On a quiet evening in Lagos, a girl walks home alone.
The neighborhood is safe enough, the people are familiar. She isn’t the only nine-year old to be out unaccompanied. But somehow, she is the one who doesn’t return. Her mother, Bola Ogun (Susan Wokoma) who works as a grief counsellor goes to the police expecting to find help. And hubris, and maybe some corrupt officers. She is prepared to take them all. What she finds instead is officer Folashade Adetola (Kate Henshaw), a pregnant policewoman whose unsmiling countenance belies a thorough and empathetic professional.
Officer Adetola is known as Stainless by her colleagues because in the cesspool that is the police force, she has managed to maintain a spotless reputation, eschewing bribery and other conducts unbecoming of an officer, even as she rises through the ranks. Anyone with only a passing knowledge of the Nigerian police force recognizes this for what it is, a minor miracle.
While Bola Ogun is losing her mind and patience, Officer Stainless, embodied by Henshaw in a performance that is a persuasive and definitive career highlight, must keep hers intact in order to crack the case. She will need her wits about her because of the mental and physical exercises that come with pursuing investigations on missing persons.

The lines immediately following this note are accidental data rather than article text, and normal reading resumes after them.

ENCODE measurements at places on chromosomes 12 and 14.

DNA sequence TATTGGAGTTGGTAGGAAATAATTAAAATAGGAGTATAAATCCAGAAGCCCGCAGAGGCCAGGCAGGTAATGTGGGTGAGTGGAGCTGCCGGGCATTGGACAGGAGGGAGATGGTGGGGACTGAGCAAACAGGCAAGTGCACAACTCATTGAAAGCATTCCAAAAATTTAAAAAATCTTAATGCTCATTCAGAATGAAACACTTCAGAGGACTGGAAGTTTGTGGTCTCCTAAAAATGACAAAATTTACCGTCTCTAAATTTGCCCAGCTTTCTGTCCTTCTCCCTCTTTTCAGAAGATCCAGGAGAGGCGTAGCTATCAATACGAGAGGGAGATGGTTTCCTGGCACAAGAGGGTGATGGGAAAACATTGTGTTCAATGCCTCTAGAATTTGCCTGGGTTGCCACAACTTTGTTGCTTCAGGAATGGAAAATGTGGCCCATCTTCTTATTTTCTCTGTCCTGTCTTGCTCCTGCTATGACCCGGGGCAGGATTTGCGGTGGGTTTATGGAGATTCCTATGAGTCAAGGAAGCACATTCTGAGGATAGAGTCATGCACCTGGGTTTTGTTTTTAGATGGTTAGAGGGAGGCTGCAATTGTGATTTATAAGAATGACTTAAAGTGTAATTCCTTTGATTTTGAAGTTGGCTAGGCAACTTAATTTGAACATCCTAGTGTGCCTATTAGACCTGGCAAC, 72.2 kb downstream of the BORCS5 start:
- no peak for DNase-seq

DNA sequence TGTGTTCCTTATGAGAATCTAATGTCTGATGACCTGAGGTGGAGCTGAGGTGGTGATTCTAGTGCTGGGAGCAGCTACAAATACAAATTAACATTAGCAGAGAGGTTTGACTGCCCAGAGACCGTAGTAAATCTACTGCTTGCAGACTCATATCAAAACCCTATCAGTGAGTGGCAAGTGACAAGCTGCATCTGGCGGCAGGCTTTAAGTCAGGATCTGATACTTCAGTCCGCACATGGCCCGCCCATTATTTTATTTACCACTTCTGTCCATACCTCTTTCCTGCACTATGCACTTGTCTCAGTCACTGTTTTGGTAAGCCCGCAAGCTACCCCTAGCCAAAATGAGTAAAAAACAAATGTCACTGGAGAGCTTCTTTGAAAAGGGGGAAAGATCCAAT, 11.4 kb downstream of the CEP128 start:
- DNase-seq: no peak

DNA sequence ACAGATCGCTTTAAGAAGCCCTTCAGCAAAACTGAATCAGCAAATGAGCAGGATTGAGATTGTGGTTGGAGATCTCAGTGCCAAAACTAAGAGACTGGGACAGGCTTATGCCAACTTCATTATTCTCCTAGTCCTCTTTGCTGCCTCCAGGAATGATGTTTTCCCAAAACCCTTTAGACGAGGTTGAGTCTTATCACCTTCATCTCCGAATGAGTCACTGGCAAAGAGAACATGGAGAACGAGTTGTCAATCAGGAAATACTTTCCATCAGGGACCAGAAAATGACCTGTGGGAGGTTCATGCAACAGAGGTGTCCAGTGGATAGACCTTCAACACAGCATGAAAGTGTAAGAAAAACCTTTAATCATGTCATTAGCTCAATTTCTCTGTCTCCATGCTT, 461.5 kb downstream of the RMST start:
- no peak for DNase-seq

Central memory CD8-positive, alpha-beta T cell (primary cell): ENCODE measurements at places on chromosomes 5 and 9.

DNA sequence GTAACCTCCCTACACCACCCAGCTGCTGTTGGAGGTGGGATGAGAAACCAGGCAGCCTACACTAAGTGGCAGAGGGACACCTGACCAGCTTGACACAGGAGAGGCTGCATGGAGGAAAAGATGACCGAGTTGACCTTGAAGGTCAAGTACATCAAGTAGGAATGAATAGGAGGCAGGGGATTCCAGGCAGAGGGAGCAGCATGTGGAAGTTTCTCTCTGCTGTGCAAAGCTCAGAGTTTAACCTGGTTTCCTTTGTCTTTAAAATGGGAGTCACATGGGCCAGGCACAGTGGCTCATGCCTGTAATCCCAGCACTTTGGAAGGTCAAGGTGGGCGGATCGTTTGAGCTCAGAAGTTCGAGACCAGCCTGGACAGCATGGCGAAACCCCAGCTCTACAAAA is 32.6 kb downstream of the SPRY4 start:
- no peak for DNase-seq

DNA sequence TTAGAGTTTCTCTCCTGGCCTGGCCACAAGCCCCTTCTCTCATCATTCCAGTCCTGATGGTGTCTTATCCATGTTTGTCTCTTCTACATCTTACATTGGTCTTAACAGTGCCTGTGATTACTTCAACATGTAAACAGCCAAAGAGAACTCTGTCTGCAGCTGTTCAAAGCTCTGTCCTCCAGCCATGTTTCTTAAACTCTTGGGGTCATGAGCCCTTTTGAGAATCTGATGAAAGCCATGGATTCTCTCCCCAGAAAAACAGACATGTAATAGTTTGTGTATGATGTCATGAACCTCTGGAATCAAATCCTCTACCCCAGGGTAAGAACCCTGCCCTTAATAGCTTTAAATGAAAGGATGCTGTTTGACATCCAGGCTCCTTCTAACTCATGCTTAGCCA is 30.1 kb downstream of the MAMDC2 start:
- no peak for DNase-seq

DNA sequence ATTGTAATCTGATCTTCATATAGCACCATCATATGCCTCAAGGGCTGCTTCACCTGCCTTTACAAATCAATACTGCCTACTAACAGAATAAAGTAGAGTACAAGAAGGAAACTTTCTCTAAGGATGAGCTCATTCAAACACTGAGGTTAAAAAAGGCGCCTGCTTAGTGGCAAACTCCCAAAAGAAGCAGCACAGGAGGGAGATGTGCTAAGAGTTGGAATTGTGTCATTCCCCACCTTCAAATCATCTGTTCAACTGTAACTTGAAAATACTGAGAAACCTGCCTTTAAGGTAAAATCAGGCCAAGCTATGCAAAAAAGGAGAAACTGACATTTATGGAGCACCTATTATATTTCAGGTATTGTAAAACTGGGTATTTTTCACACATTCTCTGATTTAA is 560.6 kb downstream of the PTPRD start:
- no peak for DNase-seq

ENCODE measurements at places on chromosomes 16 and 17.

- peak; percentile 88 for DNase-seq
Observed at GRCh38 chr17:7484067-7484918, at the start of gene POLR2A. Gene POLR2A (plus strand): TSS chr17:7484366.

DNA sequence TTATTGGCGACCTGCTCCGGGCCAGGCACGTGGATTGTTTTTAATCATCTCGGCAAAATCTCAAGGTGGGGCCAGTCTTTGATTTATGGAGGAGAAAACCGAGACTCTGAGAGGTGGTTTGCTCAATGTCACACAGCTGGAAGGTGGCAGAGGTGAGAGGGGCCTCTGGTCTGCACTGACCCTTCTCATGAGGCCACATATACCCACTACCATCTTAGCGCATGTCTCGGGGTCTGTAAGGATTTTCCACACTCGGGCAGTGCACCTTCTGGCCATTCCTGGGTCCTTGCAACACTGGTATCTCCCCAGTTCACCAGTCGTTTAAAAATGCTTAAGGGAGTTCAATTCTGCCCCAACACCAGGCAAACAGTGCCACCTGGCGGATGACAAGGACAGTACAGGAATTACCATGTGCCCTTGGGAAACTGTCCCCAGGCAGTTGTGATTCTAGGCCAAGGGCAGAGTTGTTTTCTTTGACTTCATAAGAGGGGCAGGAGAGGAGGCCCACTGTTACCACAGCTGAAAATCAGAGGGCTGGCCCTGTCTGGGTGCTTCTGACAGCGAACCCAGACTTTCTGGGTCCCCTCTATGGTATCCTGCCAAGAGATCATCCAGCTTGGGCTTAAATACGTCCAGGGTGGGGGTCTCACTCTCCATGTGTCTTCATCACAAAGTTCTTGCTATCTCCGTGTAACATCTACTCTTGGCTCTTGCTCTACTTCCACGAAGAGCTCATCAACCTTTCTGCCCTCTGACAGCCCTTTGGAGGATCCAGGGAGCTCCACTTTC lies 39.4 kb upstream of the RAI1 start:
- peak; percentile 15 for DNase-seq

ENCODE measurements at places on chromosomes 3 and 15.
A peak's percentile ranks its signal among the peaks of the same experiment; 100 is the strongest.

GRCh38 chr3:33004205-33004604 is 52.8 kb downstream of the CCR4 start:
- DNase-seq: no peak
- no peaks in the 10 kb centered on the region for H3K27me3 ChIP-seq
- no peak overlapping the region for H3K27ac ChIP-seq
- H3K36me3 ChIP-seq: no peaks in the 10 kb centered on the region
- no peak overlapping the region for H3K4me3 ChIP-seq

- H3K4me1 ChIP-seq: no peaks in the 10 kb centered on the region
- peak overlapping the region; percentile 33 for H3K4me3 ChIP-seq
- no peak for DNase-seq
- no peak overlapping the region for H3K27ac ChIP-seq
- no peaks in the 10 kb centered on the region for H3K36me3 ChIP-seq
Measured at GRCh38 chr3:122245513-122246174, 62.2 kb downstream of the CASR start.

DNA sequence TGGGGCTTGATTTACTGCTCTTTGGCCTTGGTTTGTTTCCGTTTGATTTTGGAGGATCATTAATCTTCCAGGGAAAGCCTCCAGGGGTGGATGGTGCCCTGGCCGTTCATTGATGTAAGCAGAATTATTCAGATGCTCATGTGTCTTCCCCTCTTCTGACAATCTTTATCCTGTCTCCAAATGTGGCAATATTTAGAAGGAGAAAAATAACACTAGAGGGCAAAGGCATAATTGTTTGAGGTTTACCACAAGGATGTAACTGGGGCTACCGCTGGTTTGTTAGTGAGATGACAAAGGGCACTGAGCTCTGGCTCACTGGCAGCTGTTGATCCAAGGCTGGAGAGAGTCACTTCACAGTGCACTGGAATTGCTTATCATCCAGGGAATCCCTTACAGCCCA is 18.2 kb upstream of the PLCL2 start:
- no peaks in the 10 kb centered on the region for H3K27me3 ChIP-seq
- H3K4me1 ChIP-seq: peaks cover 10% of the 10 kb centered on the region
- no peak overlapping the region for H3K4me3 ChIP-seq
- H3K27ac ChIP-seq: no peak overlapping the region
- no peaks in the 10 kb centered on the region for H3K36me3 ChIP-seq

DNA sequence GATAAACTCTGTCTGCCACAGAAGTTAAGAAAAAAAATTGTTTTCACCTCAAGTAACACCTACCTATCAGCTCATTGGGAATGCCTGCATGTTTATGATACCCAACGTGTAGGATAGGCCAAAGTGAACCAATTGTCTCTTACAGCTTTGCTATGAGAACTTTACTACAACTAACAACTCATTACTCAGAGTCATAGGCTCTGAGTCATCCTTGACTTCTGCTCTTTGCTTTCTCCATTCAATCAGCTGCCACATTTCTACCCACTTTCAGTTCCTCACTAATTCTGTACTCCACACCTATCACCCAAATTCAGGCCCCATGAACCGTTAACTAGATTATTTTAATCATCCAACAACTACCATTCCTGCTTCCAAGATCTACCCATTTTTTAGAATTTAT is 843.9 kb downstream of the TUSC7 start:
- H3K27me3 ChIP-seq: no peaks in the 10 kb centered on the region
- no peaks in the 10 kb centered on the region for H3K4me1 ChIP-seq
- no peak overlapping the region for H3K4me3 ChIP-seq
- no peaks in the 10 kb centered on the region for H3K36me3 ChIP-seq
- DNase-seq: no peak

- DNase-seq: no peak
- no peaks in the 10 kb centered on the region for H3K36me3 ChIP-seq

Recalling the committed professionalism of Frances McDormand’s Marge Gunderson in the original Fargo film, Officer Stainless goes about knocking on doors, questioning suspects and updating her list of persons of interests. She is gentle but firm with Bola, sensitive enough to relate with her pain, but distant enough to understand that emotions get in the way. Stainless will also require lots of patience because as a product of the system, she appreciates fully the various impediments that can delay or even derail the most thorough of investigations. In one scene, she is on the phone with a contact from the pathology office, urging them to push forward the turnaround time for a crucial test.
The story line which tackled the harsh subject that is sadly prevalent in our country child/sexual abuse, was short of entertainment.
It lacked the keywords, entertaining, intriguing and interesting.
In order words, it was such a serious movie, no comic relief of any sort.